Thanks for the summary and the entire sequence of posts. I thoroughly enjoyed them. In my survey of the broader literature c) is mostly true and I'd certainly like to see more philosophical engagement on those issues.

"A pretty standard view of justice is that you don't harm others, and if you are harming them then you should stop and compensate for the harm done. That seems to describe what happens to farmed animals."

I think this only applies to people who are contributing to the harm. But for a vegan for is staunchly opposed to factory farming, they aren't harming the animals, so factory farming is not an issue of justice for them.

"Whether we seek to alleviate poverty directly or indirectly, we might suppose that such efforts will get a privileged status over very different cause areas if we endorse the justice view. But our other cause priorities deal with injustices too; factory farming is an unjust emergency, and an existential catastrophe would clearly be a massive injustice that might only be prevented if we act now. And just like poverty, both of these problems have been furthered by selfish and corrupt international institutions which have also contributed to our wealth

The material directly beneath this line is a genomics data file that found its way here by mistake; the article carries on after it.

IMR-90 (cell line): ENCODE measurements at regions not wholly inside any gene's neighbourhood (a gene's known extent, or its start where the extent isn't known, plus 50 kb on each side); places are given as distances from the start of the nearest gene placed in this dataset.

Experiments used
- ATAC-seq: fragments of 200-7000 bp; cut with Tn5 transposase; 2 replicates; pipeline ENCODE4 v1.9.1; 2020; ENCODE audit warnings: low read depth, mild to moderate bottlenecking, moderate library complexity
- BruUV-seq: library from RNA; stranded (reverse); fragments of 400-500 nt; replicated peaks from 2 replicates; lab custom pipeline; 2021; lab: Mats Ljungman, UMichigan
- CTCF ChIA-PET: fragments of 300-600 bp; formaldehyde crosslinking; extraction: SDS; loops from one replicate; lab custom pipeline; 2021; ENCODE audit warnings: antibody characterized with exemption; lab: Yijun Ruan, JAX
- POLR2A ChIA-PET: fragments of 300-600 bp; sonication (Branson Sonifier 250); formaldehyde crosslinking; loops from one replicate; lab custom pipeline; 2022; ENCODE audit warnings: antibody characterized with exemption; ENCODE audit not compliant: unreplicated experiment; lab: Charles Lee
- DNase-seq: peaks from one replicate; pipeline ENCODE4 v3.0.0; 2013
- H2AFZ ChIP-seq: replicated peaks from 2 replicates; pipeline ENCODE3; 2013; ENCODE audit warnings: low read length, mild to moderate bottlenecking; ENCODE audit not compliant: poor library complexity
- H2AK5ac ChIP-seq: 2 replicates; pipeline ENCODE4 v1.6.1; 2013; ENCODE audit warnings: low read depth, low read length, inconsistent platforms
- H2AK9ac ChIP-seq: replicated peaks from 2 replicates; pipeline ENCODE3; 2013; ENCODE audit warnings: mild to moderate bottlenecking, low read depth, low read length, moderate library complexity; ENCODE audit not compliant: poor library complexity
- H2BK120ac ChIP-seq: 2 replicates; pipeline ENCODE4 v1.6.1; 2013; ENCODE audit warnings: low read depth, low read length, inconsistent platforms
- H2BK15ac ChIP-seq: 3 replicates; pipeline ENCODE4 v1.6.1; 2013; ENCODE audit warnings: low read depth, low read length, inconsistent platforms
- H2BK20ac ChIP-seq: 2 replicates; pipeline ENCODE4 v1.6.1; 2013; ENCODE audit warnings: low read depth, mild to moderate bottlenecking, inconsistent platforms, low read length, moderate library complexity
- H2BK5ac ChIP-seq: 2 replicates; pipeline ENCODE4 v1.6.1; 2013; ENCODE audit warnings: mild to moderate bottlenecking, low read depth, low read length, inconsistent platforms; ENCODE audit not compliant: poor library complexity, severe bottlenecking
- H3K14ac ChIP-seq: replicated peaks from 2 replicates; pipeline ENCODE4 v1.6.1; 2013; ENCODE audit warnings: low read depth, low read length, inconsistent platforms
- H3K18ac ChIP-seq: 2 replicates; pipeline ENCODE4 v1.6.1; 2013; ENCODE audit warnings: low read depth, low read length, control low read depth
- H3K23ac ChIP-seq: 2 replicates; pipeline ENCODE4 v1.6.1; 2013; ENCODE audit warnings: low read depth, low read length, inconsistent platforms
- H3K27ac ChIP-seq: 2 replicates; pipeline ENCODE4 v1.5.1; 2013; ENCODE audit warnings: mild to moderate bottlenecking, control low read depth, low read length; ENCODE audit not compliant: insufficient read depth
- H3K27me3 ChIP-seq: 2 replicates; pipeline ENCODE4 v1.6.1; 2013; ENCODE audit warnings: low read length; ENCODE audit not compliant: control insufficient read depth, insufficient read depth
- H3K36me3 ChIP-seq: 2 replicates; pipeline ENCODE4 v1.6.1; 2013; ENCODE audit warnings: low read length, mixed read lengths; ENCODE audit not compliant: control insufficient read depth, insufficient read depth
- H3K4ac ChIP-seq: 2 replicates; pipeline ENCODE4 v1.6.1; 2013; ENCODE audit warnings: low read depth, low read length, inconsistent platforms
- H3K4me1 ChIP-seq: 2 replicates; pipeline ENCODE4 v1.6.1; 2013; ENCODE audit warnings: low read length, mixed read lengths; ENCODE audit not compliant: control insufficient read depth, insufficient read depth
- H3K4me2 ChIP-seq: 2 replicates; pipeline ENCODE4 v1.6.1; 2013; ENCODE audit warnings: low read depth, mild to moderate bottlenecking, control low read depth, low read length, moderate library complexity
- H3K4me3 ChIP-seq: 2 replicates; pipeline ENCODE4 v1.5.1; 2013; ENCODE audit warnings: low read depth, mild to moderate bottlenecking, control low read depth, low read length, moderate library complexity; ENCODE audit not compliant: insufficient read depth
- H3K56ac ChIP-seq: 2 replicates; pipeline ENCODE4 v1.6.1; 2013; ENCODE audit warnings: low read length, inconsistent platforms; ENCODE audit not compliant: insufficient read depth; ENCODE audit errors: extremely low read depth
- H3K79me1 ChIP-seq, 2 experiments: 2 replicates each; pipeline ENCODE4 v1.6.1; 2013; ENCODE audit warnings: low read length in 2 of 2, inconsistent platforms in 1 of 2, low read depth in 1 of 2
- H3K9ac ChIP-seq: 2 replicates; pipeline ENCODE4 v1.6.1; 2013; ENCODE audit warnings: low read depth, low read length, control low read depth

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Isn't factory farming a clear-cut case of injustice? A pretty standard view of justice is that you don't harm others, and if you are harming them then you should stop and compensate for the harm done. That seems to describe what happens to farmed animals. In fact, as someone who finds justice plausible, I think it creates a decent non-utilitarian argument to care about domestic animal suffering more than wild animal suffering. As my last sentence suggests, I do think that justice views are likely to affect cause prioritisation. I think you're right that justice may lead you to different conclusions about inter-generational issues, and is worth a deeper look.